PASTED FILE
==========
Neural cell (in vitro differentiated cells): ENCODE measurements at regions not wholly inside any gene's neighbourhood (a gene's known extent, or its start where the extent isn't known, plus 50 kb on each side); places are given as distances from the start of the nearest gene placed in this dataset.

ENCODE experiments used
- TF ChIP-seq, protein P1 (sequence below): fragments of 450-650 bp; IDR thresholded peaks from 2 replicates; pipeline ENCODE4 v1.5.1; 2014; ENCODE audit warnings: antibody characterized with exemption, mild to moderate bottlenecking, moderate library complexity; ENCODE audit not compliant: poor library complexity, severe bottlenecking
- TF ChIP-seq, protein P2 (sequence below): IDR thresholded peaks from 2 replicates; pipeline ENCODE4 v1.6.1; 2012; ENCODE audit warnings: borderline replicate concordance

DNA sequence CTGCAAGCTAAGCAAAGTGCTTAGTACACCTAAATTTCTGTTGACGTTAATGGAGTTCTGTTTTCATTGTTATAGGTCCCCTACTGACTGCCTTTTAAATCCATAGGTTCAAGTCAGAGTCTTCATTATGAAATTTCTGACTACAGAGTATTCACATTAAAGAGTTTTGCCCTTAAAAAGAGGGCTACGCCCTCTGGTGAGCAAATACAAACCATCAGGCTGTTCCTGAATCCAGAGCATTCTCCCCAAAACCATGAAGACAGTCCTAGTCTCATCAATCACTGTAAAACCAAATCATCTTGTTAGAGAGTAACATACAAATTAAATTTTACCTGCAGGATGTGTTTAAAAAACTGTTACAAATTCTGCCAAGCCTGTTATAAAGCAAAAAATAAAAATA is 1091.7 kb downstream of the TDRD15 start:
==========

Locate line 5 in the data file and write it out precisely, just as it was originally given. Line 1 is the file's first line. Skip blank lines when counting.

DNA sequence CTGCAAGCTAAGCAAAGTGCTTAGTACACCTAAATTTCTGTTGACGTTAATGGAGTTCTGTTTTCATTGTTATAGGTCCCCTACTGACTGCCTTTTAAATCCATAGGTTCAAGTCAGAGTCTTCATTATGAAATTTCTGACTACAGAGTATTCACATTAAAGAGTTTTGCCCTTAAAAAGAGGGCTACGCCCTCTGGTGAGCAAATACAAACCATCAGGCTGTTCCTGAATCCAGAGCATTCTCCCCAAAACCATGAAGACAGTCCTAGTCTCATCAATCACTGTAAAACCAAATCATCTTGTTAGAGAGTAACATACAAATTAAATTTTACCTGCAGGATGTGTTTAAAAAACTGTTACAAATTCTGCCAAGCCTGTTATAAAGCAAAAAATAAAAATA is 1091.7 kb downstream of the TDRD15 start: